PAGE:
Implementing an ACME Client in C

What is ACME?

ACME (Automatic Certificate Management Environment) is a protocol specified by RFC 8555 that is widely used for obtaining Let’s Encrypt and other TLS certificates automatically. A user (ACME client machine, usually automated) can request a certificate for a domain it has control over by sending a request to an ACME server. The ACME server will then generate challenges for the client which have to be fulfilled in order to prove control over the requested domains. A challenge is a random token that the client needs to serve via HTTP or DNS TXT record. If the conditions are met and the challenges are fulfilled before timeout, the server will issue the certificate and make it available for the client.

The client

The client has to include an HTTP(S) client for making the requests to the ACME server, I use cURL for this. Most of the data exchange is done via signed, base64-encoded JSON objects (JSON Web Tokens), which guarantee data integrity assurance in addition to the transport layer security of HTTPS. A nonce-value in each token achieves protection against replay attacks. I do not use a JOSE (JSON Object Signing and Encryption) library, but instead implement that functionality manually using cJSON (a JSON parser) and OpenSSL 3.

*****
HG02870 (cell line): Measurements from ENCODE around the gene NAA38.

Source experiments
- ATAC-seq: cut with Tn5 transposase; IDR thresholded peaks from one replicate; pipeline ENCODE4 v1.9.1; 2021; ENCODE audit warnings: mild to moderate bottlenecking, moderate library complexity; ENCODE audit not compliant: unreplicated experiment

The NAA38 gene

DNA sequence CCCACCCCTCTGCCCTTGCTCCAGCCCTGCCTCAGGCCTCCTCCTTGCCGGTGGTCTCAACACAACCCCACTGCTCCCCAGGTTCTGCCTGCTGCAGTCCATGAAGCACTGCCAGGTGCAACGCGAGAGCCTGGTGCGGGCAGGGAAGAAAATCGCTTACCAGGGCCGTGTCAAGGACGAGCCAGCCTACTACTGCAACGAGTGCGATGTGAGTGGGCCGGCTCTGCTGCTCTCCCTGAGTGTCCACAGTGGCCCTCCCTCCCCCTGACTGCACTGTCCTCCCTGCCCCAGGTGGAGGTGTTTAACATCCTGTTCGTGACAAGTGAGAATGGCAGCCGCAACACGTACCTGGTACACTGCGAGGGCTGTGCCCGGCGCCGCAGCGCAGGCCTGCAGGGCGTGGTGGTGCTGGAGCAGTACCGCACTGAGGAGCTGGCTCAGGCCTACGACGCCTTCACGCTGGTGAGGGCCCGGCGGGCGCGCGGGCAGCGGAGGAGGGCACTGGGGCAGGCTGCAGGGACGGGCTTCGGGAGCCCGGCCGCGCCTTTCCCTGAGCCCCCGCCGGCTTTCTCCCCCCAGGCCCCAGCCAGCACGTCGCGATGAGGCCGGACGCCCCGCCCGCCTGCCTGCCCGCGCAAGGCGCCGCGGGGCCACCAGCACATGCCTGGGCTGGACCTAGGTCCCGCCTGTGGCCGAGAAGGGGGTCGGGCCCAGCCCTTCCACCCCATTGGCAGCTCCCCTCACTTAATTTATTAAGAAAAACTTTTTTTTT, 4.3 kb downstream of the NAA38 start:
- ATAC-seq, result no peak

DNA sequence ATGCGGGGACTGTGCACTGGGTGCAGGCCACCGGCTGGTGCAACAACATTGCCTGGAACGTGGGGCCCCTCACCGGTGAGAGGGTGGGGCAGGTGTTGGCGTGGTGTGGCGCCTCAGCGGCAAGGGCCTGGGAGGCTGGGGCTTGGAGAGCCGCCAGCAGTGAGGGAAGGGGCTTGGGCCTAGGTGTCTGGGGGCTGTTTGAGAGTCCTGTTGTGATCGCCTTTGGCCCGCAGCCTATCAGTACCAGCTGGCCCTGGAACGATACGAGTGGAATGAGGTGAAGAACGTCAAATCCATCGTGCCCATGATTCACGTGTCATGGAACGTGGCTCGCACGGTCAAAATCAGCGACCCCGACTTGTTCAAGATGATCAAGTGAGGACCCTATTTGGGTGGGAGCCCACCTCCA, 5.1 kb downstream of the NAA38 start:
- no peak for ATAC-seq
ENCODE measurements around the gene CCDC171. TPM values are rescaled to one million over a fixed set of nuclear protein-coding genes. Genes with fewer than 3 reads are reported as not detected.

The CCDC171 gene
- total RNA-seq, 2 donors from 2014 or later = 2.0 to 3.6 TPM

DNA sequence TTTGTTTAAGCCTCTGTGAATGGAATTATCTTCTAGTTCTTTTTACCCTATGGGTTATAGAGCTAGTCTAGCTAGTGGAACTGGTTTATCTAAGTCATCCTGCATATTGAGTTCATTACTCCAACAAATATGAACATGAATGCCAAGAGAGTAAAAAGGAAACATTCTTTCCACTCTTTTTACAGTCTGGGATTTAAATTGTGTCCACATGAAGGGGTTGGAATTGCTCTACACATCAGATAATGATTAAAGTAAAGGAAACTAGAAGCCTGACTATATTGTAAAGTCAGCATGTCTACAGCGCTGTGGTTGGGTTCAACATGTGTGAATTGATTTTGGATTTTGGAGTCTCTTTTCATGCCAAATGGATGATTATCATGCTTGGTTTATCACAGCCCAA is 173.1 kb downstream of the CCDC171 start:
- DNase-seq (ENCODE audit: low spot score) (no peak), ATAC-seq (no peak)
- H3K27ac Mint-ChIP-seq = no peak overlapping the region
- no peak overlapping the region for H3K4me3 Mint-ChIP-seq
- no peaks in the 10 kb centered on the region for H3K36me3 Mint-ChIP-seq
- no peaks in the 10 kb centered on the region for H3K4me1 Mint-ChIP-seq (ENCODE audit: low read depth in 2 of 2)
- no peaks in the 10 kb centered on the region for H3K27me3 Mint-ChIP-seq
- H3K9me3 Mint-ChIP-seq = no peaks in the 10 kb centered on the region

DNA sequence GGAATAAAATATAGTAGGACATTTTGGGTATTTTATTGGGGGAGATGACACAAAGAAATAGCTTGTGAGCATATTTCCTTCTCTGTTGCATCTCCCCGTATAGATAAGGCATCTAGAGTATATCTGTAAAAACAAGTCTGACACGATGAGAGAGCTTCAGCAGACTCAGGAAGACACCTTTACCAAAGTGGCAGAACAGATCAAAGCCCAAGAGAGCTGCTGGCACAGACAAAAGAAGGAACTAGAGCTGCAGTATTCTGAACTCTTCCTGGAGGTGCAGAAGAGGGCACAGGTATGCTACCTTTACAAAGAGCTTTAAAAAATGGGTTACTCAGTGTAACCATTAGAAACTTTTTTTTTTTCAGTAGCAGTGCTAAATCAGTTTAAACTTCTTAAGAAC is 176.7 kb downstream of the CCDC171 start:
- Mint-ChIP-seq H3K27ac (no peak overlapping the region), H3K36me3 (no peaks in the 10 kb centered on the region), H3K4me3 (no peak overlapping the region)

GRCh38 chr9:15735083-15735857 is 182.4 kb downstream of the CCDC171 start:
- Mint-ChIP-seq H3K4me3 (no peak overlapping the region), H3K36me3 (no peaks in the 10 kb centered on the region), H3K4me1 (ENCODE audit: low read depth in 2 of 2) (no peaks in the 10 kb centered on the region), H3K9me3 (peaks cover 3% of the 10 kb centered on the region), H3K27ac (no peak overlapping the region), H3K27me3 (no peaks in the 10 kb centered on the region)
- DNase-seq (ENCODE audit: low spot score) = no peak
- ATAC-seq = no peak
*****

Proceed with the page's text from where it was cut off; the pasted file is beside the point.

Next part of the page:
If the client should work without the need for additional webservers, the client must be capable of serving the server’s tokens via HTTP or DNS TXT record to prove the ownership of the domain.

But why?

Initially, this was a project for a network security lecture at university. The task was to write an ACME client from scratch using your favorite programming language. I also wrote a (very minimal) custom DNS and HTTP(S) server for testing. In the meantime I have removed those from the project, because they were specific to the given testing infrastructure.

I have reconstructed a large part of the code, because I was not happy with my initial design. Some parts are still lacking some error handling and documentation, so I still have some cleanup to do in the future.


My client can be invoked from the command line to automatically request, validate and obtain an SSL/TLS certificate from an ACME server. It does the HTTP validation internally without using nginx or Apache which is running on the target server.

For development testing, I have used a local Pebble testing server and some unit testing scripts I wrote. I also successfully obtained a production SSL/TLS certificate from Let’s Encrypt on a fresh Ubuntu 22.10 Droplet.